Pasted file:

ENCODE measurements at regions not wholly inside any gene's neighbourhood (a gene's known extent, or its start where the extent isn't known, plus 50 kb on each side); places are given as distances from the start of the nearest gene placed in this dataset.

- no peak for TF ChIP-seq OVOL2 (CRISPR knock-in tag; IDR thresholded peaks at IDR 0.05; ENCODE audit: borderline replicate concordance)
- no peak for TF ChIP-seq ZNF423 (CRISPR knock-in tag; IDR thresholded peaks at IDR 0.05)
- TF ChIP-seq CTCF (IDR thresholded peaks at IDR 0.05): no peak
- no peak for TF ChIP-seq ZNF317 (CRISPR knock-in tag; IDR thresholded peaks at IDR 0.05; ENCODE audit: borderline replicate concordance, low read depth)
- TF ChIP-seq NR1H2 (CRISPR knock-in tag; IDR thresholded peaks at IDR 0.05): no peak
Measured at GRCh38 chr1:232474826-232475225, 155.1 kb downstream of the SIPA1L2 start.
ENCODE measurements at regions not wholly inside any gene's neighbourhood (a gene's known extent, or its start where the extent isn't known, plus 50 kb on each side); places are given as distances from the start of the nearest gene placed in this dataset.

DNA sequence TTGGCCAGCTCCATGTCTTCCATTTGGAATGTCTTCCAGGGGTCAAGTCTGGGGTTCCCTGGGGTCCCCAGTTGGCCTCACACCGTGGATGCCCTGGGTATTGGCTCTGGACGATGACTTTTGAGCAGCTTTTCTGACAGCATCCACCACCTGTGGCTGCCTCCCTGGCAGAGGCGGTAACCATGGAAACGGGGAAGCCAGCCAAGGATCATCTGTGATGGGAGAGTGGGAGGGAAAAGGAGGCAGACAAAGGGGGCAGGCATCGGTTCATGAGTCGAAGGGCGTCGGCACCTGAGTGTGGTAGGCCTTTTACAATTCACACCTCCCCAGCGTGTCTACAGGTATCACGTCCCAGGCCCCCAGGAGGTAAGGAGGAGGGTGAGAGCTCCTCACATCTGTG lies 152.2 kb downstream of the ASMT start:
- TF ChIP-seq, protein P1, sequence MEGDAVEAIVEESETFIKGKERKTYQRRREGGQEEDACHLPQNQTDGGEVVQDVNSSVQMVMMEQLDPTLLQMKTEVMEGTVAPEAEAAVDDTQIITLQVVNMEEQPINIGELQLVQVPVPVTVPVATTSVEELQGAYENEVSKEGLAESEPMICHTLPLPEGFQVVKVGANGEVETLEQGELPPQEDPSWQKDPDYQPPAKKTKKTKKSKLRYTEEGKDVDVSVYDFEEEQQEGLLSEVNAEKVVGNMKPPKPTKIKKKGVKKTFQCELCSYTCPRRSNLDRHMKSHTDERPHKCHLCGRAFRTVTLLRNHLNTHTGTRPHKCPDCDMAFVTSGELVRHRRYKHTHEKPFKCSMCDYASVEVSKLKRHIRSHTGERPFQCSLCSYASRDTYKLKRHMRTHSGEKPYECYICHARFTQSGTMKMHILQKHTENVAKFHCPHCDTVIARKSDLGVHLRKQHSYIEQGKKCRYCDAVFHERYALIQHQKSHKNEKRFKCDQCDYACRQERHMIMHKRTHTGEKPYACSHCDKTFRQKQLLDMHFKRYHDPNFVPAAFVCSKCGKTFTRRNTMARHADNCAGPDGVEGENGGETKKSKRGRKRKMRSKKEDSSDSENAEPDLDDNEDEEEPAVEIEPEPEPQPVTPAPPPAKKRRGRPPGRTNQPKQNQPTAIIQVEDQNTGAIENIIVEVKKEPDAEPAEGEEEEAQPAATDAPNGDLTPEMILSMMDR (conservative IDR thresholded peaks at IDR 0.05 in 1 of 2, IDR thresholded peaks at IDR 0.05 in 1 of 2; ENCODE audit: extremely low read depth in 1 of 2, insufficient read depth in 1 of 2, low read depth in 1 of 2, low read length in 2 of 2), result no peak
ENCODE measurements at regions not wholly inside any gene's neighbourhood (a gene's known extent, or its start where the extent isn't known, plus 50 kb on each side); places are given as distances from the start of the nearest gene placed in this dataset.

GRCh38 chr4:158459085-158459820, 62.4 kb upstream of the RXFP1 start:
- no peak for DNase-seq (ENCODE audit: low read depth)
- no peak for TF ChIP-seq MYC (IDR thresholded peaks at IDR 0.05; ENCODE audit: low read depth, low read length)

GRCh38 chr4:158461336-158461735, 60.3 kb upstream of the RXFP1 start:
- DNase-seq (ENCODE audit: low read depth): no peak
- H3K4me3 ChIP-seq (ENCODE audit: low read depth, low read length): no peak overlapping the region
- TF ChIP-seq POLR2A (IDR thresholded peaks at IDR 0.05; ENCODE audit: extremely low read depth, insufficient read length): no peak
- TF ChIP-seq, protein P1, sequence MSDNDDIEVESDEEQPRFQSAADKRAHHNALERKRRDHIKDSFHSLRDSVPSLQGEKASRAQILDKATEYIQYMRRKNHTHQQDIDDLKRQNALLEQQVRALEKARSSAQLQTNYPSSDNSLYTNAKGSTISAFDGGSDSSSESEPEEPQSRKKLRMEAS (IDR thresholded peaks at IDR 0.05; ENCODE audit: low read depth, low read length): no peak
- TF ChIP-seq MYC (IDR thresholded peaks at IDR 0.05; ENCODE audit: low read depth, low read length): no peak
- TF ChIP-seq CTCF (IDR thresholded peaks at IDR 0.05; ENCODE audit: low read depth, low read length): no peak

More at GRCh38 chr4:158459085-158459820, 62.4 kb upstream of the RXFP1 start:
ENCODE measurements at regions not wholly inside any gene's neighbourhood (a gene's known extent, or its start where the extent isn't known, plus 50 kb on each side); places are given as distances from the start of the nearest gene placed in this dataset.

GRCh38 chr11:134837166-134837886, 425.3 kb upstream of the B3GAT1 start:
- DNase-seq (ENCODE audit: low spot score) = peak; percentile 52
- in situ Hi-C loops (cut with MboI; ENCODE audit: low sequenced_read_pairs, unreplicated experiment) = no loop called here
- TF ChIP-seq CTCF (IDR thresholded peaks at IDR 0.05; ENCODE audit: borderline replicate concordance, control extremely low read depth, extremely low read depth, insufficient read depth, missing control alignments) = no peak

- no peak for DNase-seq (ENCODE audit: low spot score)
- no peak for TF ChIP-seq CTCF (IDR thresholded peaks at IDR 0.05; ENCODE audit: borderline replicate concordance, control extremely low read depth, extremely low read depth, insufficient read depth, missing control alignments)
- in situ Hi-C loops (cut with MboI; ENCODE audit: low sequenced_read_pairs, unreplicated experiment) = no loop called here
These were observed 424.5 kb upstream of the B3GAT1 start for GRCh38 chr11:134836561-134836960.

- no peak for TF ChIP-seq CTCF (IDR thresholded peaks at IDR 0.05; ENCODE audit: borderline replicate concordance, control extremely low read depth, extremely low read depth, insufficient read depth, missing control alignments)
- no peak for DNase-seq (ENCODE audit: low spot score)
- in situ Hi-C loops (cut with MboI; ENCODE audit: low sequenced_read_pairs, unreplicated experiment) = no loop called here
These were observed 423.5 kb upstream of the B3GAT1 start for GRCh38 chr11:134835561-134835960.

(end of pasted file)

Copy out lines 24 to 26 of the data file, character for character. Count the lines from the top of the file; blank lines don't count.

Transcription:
GRCh38 chr11:134837166-134837886, 425.3 kb upstream of the B3GAT1 start:
- DNase-seq (ENCODE audit: low spot score) = peak; percentile 52
- in situ Hi-C loops (cut with MboI; ENCODE audit: low sequenced_read_pairs, unreplicated experiment) = no loop called here